Today’s Solutions: January 28, 2023

The Republic of Botswana has achieved key milestones in eliminating mother-to-child transmission of HIV. The country was previously classified as a “high burden” country, which is defined as more than two percent of women living with HIV. This achievement is thanks to a collaboration of The Baylor College of Medicine International Pediatric AIDS Initiative (BIPAI) at Texas Children’s Hospital with the Botswana-Baylor Children’s Center of Excellence. This center was the first in Africa to provide free accessible pediatric HIV/AIDS treatment and care.

“This is a huge accomplishment for a country that has one of the most severe HIV epidemics in the world. Botswana demonstrates that an AIDS-free generation is possible,” stated Dr. Matshidiso Moeti, World Health Organization (WHO) regional director for Africa. “This groundbreaking milestone is a big step forward in ending AIDS on the continent and shows how visionary political leadership aligned with public health priorities can save lives. I look forward to other African countries also reaching this goal.”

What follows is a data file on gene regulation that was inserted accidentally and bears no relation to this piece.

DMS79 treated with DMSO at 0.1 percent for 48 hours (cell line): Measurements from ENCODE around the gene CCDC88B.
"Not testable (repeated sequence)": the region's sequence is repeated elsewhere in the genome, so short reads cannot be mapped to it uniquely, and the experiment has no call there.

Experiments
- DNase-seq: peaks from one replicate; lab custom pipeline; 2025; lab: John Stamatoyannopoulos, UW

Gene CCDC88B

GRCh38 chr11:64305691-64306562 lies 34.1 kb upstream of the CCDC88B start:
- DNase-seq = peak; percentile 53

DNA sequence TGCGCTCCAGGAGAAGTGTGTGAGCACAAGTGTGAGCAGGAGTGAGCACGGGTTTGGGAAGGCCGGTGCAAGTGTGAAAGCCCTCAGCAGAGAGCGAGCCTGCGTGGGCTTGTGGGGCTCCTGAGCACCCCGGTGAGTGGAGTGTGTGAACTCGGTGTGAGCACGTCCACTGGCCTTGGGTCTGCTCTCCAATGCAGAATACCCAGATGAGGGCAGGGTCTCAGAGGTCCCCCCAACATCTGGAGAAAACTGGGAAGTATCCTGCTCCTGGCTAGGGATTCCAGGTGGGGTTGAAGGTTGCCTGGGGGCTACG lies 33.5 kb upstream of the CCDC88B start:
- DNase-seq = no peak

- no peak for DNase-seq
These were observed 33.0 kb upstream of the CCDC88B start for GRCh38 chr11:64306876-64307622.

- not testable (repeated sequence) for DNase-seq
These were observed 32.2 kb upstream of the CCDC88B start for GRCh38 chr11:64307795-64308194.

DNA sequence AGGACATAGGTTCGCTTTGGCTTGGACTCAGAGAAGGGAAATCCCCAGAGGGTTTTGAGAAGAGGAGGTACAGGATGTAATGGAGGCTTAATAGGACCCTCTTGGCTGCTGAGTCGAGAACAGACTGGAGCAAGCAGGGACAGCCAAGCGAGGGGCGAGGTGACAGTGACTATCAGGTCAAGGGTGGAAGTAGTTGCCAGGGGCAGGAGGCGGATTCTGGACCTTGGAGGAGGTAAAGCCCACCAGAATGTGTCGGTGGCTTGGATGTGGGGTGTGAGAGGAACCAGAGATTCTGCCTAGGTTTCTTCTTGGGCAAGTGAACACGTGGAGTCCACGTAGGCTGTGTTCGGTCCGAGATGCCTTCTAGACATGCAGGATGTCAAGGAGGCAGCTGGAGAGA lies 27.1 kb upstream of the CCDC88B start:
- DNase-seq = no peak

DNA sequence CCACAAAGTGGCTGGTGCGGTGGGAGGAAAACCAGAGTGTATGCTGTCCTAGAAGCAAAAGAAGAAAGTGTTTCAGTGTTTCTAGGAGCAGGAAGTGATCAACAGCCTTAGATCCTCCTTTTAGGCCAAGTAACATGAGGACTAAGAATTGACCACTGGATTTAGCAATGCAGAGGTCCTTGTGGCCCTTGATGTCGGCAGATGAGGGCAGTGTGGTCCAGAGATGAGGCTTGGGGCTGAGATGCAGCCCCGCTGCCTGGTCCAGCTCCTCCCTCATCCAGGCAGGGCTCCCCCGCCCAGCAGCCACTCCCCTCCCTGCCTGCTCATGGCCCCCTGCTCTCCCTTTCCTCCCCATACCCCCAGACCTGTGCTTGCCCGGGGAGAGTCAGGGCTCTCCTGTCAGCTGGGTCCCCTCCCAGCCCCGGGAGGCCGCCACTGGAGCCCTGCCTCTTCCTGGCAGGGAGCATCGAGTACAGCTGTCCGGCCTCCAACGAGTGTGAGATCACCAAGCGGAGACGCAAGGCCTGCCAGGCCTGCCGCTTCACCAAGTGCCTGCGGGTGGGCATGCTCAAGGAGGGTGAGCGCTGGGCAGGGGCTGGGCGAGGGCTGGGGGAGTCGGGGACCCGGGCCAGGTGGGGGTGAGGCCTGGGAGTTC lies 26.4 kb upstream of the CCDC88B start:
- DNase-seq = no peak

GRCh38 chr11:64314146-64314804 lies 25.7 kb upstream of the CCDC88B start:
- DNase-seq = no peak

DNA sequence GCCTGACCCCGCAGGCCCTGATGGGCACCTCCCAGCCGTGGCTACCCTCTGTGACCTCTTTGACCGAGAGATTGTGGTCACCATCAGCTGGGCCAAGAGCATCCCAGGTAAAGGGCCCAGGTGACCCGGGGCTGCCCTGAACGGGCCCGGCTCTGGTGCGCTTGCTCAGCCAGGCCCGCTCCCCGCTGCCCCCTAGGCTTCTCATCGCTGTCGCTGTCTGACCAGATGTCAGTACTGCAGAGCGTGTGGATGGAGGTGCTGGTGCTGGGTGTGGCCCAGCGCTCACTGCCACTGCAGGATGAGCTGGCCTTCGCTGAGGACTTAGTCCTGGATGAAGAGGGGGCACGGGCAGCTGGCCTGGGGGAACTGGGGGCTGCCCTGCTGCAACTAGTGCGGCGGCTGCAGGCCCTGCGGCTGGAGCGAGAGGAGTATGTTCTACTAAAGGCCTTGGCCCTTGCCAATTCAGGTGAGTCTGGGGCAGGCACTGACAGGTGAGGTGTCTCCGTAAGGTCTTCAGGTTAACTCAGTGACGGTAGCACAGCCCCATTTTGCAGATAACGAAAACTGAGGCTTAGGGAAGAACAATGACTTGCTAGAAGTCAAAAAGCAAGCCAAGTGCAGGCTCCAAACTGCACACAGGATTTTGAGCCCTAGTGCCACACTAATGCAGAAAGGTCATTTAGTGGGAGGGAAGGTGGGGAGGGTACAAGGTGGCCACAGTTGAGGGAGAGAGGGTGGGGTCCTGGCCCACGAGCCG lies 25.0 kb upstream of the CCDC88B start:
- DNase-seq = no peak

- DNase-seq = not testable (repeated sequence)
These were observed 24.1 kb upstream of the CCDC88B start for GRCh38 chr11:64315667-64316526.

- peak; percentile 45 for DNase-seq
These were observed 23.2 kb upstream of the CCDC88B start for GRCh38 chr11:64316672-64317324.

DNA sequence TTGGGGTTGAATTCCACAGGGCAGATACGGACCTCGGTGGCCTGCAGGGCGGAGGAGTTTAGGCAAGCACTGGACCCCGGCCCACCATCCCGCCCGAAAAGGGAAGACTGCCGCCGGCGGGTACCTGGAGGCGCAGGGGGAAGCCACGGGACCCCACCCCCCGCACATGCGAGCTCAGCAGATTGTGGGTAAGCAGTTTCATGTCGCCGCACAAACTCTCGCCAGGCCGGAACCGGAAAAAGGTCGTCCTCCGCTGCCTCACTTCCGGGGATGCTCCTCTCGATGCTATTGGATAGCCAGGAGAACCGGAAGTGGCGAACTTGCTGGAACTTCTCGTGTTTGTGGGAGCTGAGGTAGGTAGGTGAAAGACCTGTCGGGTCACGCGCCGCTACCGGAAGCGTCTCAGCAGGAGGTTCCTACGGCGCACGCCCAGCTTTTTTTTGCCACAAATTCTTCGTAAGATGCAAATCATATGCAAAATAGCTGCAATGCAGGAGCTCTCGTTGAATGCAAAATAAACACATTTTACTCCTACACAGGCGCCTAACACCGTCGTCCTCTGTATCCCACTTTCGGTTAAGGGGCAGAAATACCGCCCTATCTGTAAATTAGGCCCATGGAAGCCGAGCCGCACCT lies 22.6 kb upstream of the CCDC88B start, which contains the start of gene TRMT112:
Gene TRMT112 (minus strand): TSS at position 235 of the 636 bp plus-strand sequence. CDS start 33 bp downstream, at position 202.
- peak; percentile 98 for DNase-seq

The WHO awarded the country with a “silver tier” certification. This is given to countries where; HIV case rates are in less than 500 out of 10,000 live births, mother-to-child HIV transmission rates fall below five percent, and antiretroviral treatments are administered to more than 90 percent of pregnant women. Many other countries have also achieved this level of HIV eradication including Cuba (2015), Thailand (2017), Bermuda (2018), and Sri Lanka (2019), to name a few.

Global health organizations all over the world have been successfully eliminating the virus for a number of years. It seems like the fight against HIV will continue to prevail, and more lives will be saved. Botswana was the first high burden country to fall to a silver tier level, inspiring other countries with a successful model to take inspiration from.

Dr. Mogomotsi Matshaba, executive director of the Botswana-Baylor Trust added: “This momentous achievement marks not the end but a giant step forward, ever inching closer to complete elimination of mother-to-child transmission of HIV, which has up to now seemed impossible for high-burden countries. We now know it is possible.”

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